Fierce battle shapes up for Lumber Liquidators Marathon Open final round

    04/03/10

    2009-10 PBA Tour #18

    Defending champ Malott clings to lead; Player of Year race still up for grabs

    200910PBA06WesMalott2.jpg200910PBA01PeteWeber2.jpgDefending champion Wes Malott (pictured left) of Pflugerville, Texas, slipped to third place with one game to go, but rallied in the final game Friday night to regain his lead in the Lumber Liquidators Marathon Open at AMF Country Club Lanes.

    With seven games remaining Saturday morning on the Dick Weber lane condition, however, the race for five spots on Sunday's ESPN telecast and the battle for the 2009-10 PBA Player of the Year title remained wide open.

    Malott, who entered Friday's play with a 91-pin lead over Chris Barnes of Double Oak, Texas, escaped the Scorpion and Earl Anthony lane conditioning rounds with a 45-pin lead over Pete Weber (right) of St. Ann, Mo., who started the day in 13th place. Malott has averaged 230.74 for 46 games on six different lane conditions for a 10,614 total. Weber, who rolled the event's 10th 300 game Friday morning, had 10,559 pins in his bid for his first title since the 2007 U.S. Open.

    200910PBABradAngelo2.jpg200910PBA01TommyJones2.jpgBrad Angelo (left) of Lockport, N.Y., was third with 10,557 pins followed by Tommy Jones (right) of Simpsonville, S.C., at 10,507 and Chris Barnes of Double Oak, Texas, with 10,506 pins.

    Fewer than 20 pins behind the five front-runners were Mike Scroggins of Amarillo, Texas, and Walter Ray Williams Jr. of Ocala, Fla., the two remaining contenders in the Player of the Year race. Bill O'Neill of Southampton, Pa., who is tied with Williams for the Player of the Year points lead, was eliminated from contention when he finished 20th and failed to advance to Saturday's Weber round.

    200910PBA11WalterRayWilliams2.jpg200910PBA08MikeScroggins.jpgScroggins (right), who started the day in 11th place, can win the Player of the Year race if he wins the Marathon Open and Williams (left) finishes lower than second place. In any other scenario, the 50-year-old Williams will win the season-long Player of the Year honor for a record seventh time and become the oldest player ever to win the title.

    None of that matters to Malott, however, because his chances to defending his 2008-09 Player of the Year title are gone and he can only hope to salvage his first title of the season with a win Sunday.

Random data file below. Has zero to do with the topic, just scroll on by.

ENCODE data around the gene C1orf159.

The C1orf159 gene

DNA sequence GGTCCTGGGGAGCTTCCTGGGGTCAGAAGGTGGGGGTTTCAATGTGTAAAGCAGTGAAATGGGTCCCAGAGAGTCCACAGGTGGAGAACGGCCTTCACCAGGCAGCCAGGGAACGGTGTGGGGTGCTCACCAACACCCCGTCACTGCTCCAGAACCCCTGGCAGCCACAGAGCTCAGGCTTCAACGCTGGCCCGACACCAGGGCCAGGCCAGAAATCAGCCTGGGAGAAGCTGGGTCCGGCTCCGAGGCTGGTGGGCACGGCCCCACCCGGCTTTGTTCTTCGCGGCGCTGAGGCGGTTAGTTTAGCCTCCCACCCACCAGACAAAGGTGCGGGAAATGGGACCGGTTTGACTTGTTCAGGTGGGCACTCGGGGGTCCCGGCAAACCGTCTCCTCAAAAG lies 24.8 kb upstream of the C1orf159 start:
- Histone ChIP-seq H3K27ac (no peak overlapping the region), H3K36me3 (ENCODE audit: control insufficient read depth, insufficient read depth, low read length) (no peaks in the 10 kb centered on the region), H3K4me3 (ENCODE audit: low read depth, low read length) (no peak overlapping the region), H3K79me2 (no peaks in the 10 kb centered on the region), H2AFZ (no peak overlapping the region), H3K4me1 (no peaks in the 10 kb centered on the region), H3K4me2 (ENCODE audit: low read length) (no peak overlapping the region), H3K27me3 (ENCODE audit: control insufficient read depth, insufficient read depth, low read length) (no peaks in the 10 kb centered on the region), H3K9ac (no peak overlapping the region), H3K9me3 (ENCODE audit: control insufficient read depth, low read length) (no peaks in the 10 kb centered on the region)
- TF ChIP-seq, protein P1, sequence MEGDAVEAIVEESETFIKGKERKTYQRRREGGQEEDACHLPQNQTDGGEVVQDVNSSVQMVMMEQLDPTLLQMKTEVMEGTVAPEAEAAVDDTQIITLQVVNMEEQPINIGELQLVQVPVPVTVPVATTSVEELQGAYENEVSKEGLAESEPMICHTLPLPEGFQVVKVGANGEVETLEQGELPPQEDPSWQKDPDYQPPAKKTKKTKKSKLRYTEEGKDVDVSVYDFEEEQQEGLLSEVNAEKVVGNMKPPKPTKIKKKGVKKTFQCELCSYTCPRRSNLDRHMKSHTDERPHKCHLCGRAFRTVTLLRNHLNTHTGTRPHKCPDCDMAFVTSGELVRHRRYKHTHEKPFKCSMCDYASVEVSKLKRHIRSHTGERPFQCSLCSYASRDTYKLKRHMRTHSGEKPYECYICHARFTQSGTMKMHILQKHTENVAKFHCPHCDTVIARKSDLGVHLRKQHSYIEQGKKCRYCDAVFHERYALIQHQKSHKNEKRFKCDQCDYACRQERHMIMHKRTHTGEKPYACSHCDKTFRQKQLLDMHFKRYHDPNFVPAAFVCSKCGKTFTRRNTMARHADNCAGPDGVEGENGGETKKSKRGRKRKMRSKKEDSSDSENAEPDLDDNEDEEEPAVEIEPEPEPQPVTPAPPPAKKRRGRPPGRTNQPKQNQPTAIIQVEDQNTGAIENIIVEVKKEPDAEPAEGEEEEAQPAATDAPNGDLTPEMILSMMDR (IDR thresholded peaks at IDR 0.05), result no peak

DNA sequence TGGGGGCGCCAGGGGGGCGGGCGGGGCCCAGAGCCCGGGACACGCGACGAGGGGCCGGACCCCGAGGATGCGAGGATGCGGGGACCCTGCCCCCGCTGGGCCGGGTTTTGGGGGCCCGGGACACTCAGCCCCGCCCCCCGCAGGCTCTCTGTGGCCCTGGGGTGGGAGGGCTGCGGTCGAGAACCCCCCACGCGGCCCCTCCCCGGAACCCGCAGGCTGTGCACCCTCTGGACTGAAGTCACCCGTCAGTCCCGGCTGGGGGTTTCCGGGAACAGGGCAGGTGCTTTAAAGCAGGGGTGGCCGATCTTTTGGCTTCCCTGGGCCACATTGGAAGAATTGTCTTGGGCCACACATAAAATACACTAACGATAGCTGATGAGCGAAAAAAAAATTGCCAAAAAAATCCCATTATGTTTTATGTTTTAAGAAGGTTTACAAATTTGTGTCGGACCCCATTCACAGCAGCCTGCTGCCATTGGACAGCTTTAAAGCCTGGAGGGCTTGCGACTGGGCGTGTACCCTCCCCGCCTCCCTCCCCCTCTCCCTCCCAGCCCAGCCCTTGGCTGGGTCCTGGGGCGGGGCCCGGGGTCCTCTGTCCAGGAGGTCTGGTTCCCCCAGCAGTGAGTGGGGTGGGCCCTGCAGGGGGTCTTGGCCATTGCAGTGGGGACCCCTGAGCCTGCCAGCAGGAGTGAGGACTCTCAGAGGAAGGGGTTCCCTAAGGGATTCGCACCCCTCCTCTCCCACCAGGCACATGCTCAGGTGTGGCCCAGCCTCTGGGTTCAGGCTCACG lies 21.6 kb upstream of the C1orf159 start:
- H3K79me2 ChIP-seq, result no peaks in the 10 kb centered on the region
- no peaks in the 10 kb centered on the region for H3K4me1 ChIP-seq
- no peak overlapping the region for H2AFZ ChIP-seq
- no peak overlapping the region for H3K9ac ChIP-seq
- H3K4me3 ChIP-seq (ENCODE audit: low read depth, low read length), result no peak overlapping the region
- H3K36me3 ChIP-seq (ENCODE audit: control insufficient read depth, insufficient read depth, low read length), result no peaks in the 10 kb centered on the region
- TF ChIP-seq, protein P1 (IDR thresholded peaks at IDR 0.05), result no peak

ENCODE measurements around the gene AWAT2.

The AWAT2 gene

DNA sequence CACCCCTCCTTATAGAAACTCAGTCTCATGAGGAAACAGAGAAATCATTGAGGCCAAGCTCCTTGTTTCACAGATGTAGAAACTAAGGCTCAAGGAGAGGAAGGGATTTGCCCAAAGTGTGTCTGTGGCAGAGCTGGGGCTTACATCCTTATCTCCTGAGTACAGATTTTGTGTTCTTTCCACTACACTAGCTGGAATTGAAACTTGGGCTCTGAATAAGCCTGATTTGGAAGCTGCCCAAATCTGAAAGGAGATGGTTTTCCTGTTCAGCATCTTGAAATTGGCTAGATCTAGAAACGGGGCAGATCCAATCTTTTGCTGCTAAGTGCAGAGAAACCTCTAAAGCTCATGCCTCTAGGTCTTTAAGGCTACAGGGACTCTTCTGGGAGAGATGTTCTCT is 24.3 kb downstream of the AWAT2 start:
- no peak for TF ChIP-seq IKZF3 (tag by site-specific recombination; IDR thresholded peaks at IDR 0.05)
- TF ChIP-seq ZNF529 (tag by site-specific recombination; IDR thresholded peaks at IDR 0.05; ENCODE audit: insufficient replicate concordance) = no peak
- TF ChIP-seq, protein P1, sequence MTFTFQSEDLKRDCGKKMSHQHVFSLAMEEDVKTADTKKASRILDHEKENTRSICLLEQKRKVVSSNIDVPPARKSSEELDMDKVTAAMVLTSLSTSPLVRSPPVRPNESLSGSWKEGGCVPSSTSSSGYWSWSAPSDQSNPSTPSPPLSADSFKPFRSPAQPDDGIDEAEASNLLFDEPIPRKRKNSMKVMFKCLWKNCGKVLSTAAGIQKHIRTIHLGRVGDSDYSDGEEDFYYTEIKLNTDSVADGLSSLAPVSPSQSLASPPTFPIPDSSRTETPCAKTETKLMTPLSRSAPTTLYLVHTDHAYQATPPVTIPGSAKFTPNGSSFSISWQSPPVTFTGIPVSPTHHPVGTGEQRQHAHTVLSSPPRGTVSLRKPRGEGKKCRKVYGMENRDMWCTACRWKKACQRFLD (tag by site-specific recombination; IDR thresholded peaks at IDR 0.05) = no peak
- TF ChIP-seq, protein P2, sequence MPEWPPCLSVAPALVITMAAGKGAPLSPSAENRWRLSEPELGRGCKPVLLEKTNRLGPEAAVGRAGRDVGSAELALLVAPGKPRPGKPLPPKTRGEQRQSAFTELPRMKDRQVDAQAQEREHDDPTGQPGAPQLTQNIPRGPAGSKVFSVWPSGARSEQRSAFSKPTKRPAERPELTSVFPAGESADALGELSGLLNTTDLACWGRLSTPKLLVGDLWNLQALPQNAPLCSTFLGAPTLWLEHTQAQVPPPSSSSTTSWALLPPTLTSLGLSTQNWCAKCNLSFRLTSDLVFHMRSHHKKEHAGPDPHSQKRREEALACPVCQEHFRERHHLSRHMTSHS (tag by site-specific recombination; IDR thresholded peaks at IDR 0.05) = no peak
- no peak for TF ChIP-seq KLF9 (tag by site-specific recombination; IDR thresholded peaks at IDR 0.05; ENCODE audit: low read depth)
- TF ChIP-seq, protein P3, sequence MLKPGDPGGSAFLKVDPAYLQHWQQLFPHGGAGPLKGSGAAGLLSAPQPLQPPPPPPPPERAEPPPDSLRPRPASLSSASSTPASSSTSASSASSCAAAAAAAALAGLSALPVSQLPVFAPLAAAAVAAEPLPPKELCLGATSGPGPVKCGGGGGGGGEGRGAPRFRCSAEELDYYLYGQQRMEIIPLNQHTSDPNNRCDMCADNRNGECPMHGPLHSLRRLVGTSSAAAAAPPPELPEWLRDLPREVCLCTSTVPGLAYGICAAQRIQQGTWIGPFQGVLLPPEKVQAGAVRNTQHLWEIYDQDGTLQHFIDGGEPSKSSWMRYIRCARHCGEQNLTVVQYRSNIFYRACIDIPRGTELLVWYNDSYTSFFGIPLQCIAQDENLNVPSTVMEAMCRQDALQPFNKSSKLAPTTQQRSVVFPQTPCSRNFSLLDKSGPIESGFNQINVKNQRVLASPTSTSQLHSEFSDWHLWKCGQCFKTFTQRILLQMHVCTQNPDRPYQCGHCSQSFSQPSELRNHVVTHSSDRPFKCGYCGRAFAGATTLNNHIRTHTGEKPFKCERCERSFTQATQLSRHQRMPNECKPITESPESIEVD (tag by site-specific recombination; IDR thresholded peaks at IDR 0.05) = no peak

200910PBAWesMalott.jpg"I just couldn't get anything going tonight," Malott (pictured left) said. "My morning round was better, but my thumb's getting a little tender and it's hard to relax my grip. We're getting close to 50 games, so I think everyone would tell you they're having the same issue.

    "I struggled in sixth game tonight and shot 154, but sometimes it takes a bad game like that to get re-grouped and that's exactly what happened," he added. "I looked at the scoreboard and saw Pete (Weber) had gone around me, so it made me dig deep and get back on top to set myself up for tomorrow."

    Malott threw a 279 final game to return to first place.

    The Lumber Liquidators Marathon Open is a seven-round tournament, with each round bowled on a different lane conditioning pattern. The top 16 survivors after Friday's Scorpion Round of 32 and Earl Anthony Round of 24 will bowl a final seven-game round on the Dick Weber pattern Saturday morning. The field will then be cut to the top five players who will advance to the stepladder finals on ESPN Sunday at 1 p.m. Eastern. The tournament leader will select the lane condition to be used for the TV finals.

     


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    Marathon Open - Standings after Round of 24 (Earl Anthony lane condition)


    Players with position, hometown and 46-game total, The top 16 advance.

    1, Wes Malott, Pflugerville, Texas, 10,614
    2, Pete Weber, St. Ann, Mo., 10,559
    3, Brad Angelo, Lockport, N.Y., 10,557
    4, Tommy Jones, Simpsonville, S.C., 10,507
    5, Chris Barnes, Double Oak, Texas, 10,506
    6, Mike Scroggins, Amarillo, Texas, 10,496
    7, Walter Ray Williams Jr., Ocala, Fla., 10,489. 8, Mika Koivuniemi, Hartland, Mich., 10,380
    9, Brian Waliczek, Birch Run, Mich., 10,351
    10, Parker Bohn III, Jackson, N.J., 10,281. 11, Sean Rash, Wichita, Kan., 10,249. 12, Jeff Carter, Springfield, Ill., 10,232
    13, Dave D'Entremont, Middleburg Heights, Ohio, 10,228
    14, Joe Ciccone, Buffalo, N.Y., 10,219
    15, Chris Loschetter, Avon, Ohio, 10,173
    16, Doug Kent, Newark, N.Y., 10,170

    Missed Cut:
    17, Robert Smith, Columbus, Ohio, 10,162, $2,500
    18, Todd Book, Wapakoneta, Ohio, 10,152, $2,400
    19, Stevie Weber, Chalmette, La., 10,147, $2,300
    20, Bill O'Neill, Southampton, Pa., 10,121, $2,200
    21, Jason Sterner, McDonough, Ga., 10,106, $2,150
    22, Tom Daugherty, Wesley Chapel, Fla., 10,052, $2,100
    23, Tim Criss, Bel Air, Md., 10,027, $2,050
    24, Michael Machuga, Erie, Pa., 9,576, $2,000

    Missed Cut after Scorpion Round (39 games):
    25, Jason Belmonte, Australia, 8,599, $1,650
    26, Eddie VanDaniker Jr., Essex, Md., 8,571, $1,600
    27, Mike DeVaney, San Diego, 8,566, $1,550
    28, Andres Gomez, Colombia, 8,545, $1,500
    29, Jesse Buss, Wichita, Kan., 8,431, $1,450
    30, Nathan Bohr, Wichita, Kan., 8,419, $1,400
    31, Ryan Abel, Bel Aire, Kan., 8,361, $1,350
    32, Billy Oatman, Chicago, 8,303, $1,300

    300 Games (10) – Brad Angelo, Michael Machuga, Derek Sapp, Ryan Shafer, D.J. Archer, Robert Smith, Mitch Beasley, Joe Ciccone, Brian Waliczek, Pete Weber.